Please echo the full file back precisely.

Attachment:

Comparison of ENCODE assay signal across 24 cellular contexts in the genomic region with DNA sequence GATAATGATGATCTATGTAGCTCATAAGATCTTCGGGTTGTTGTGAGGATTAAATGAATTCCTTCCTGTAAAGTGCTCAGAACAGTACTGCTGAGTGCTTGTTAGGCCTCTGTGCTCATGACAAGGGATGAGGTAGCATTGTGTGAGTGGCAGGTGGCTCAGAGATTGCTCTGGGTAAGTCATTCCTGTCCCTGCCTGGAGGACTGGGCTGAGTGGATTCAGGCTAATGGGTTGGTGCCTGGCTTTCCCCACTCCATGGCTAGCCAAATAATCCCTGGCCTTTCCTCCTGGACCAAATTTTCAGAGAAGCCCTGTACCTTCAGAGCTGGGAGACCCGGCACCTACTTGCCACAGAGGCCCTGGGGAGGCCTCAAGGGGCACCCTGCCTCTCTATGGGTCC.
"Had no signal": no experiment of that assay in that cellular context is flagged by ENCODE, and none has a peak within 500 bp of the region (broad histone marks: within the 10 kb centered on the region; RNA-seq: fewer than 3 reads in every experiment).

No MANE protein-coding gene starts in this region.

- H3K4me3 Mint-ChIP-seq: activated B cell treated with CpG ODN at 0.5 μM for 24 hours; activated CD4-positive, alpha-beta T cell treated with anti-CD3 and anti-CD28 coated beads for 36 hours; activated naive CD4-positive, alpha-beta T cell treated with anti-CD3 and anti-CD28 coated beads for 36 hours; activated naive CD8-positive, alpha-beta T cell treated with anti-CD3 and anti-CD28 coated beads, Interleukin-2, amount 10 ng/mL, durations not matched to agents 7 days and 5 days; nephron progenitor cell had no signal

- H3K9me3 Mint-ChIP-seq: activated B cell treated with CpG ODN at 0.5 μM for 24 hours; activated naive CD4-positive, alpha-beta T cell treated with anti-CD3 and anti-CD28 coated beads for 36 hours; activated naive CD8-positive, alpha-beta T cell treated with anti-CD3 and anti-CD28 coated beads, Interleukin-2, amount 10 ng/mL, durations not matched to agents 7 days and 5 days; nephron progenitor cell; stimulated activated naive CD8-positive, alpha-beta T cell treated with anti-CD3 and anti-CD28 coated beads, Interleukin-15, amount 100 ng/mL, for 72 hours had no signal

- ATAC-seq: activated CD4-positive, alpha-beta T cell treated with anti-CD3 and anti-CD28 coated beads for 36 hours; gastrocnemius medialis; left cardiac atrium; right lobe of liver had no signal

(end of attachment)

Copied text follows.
Comparison of ENCODE assay signal across 24 cellular contexts in the genomic region with DNA sequence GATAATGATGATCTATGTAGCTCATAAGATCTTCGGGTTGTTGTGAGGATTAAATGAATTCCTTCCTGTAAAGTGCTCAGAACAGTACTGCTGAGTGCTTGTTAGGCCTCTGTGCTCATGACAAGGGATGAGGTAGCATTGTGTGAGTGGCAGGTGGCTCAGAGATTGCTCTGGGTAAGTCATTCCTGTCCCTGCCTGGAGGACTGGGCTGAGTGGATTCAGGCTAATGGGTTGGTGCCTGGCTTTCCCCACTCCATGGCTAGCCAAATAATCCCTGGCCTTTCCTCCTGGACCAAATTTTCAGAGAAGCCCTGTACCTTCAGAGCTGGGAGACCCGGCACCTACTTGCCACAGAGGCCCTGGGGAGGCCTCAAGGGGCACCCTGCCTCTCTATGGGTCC.
"Had no signal": no experiment of that assay in that cellular context is flagged by ENCODE, and none has a peak within 500 bp of the region (broad histone marks: within the 10 kb centered on the region; RNA-seq: fewer than 3 reads in every experiment).

No MANE protein-coding gene starts in this region.

- H3K4me3 Mint-ChIP-seq: activated B cell treated with CpG ODN at 0.5 μM for 24 hours; activated CD4-positive, alpha-beta T cell treated with anti-CD3 and anti-CD28 coated beads for 36 hours; activated naive CD4-positive, alpha-beta T cell treated with anti-CD3 and anti-CD28 coated beads for 36 hours; activated naive CD8-positive, alpha-beta T cell treated with anti-CD3 and anti-CD28 coated beads, Interleukin-2, amount 10 ng/mL, durations not matched to agents 7 days and 5 days; nephron progenitor cell had no signal

- H3K9me3 Mint-ChIP-seq: activated B cell treated with CpG ODN at 0.5 μM for 24 hours; activated naive CD4-positive, alpha-beta T cell treated with anti-CD3 and anti-CD28 coated beads for 36 hours; activated naive CD8-positive, alpha-beta T cell treated with anti-CD3 and anti-CD28 coated beads, Interleukin-2, amount 10 ng/mL, durations not matched to agents 7 days and 5 days; nephron progenitor cell; stimulated activated naive CD8-positive, alpha-beta T cell treated with anti-CD3 and anti-CD28 coated beads, Interleukin-15, amount 100 ng/mL, for 72 hours had no signal

- ATAC-seq: activated CD4-positive, alpha-beta T cell treated with anti-CD3 and anti-CD28 coated beads for 36 hours; gastrocnemius medialis; left cardiac atrium; right lobe of liver had no signal